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Boston Wine Expo Report: 2001 best vintage ever
by Jonathon Alsop
January 2000

At the end of its first decade, the Boston Wine Expo continues to be the envy of wine shows around the world. In its tenth year, the show finally hits on all cylinders for two days last weekend at the giant World Trade Center, making 2001 a Wine Expo worth savoring.

This year, the Expo organizers promised smaller crowds and more food than previous years, and they delivered. Ticket prices were up, and the number of tickets for sale was down.

In previous years, the Saturday session has felt like the start of the Boston Marathon with everyone crowded together and trying to stake out some turf, while the Sunday session was like the finish line, with just the hardiest wine lovers making it to that second day.

Saturday was swirling, noisy, upbeat and busy, but with about a third fewer people than last year. Sunday was a thing of beauty. There were no lines anywhere, winemakers and salespeople were relaxed and unhurried and really able to spend time talking wine lovers through what they were tasting. They should have put up a big sign: "5000 wines, no waiting."

Another thing that makes the Wine Expo great is that it has something for everyone. Consumers get to taste a range of wines they could never hope to taste just going from wine shop to wine shop, even if they spent an entire year doing that.

People in the wholesale and retail business (wine writers too) get a nice three-hour window of opportunity at the Expo when they can taste and schmooze free from the companionship of their consumers. That makes for some nice frank conversations (mostly off the record) about how much wine really costs, why you can or can't get it at the local wine shop, and how some darling wine got such a huge score in the Wine Expectorator.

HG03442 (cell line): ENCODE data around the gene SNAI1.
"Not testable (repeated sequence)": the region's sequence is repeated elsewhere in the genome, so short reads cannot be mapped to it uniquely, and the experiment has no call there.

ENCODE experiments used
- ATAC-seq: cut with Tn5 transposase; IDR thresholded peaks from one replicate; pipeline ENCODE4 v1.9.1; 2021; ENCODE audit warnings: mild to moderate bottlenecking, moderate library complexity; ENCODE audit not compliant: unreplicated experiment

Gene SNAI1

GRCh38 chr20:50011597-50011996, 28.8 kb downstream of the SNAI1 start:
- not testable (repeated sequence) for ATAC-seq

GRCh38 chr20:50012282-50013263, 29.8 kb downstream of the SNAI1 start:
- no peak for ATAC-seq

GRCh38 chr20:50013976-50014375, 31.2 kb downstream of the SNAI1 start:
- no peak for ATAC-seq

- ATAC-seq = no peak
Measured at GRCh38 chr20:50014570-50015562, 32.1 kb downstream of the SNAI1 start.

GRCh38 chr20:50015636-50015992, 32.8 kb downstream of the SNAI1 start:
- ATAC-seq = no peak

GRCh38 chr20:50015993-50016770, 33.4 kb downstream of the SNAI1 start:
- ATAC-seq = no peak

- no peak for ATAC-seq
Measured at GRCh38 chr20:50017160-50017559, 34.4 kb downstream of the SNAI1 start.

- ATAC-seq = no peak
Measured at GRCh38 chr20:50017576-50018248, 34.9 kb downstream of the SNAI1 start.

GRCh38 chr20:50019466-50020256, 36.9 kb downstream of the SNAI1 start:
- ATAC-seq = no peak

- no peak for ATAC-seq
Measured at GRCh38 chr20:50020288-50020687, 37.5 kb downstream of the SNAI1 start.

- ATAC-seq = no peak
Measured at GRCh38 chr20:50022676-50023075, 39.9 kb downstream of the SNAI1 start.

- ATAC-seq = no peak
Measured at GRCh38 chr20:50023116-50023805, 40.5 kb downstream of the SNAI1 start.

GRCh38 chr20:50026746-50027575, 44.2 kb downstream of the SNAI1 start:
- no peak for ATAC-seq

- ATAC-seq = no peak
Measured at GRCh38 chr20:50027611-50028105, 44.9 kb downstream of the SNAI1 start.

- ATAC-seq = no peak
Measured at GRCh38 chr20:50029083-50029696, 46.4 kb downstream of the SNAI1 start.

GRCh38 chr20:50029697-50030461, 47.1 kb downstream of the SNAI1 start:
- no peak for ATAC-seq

Even with the weather worries and the mini-nor'easter that blew through Saturday and Sunday, 2001 will go into the books as the best vintage of the Wine Expo ever.


Abbotts Wines This winery, from Minervois in the south of France, is owned by a couple of Australians who really know what they're doing with the syrah grape (Aussies call it shiraz). '98 Abbotts Nimbus Shiraz is only $10-$12, and it's a tremendous value at that price. '97 Abbotts Cumulo Nimbus at $36 is a more refined version with more oak, more fruit, more concentration, more of everything. Probably my single favorite wine of the Expo, and only $7 a glass, if you look at it that way.

1997 California Cabernet Sauvignon America's big wine magazines called this one right: 1997 is a fantastic vintage for California cab and the '97 merlot is tasting pretty good too. '97 William Hill Reserve Cab is tremendously rich and chewy, almost chocolatey, a real special-occasion bottle at $50, if you can even find it. '97 Simi Cabernet is in the $25 range, rich and excellent, full of fruit and soft tannin.

Cline I have been a big fan for a while already, and when I tasted the '97 Ancient Vines Carignane -- the second carignane of the day -- I became an even more dedicated Cline camper. Like the Fife carignane, the Cline is short on fruit and long on structure, which I love as a nice change from a lot of over-jammy wines (zinfandel comes immediately to mind) in the same $15 price range.

Fife Always explosive, the fiery red label promises intensity that all the wines deliver. Loved the awesome tannin of '98 Redhead Carignane, a big black wine from a strong country French blending grape that's almost never made on its own. Except in California, of course, and a small winery on the island of Maui called Tedeschi. Carignane is a great hot weather grape that can stand the heat. The product is a wine with very little fruit but with tremendous structure. Ripe fruit flavors and juice were absolutely there, but overwhelming everything was the skeletal structure of tannic backbone.

Four Vines But two zinfandels. '98 Old Vine Cuvee is only $10, and that makes it a prime candidate for Tuesday night consumption. '97 Paso Robles Zin is $19, way out of the "fine wine on a tight budget" range, but worth finding.

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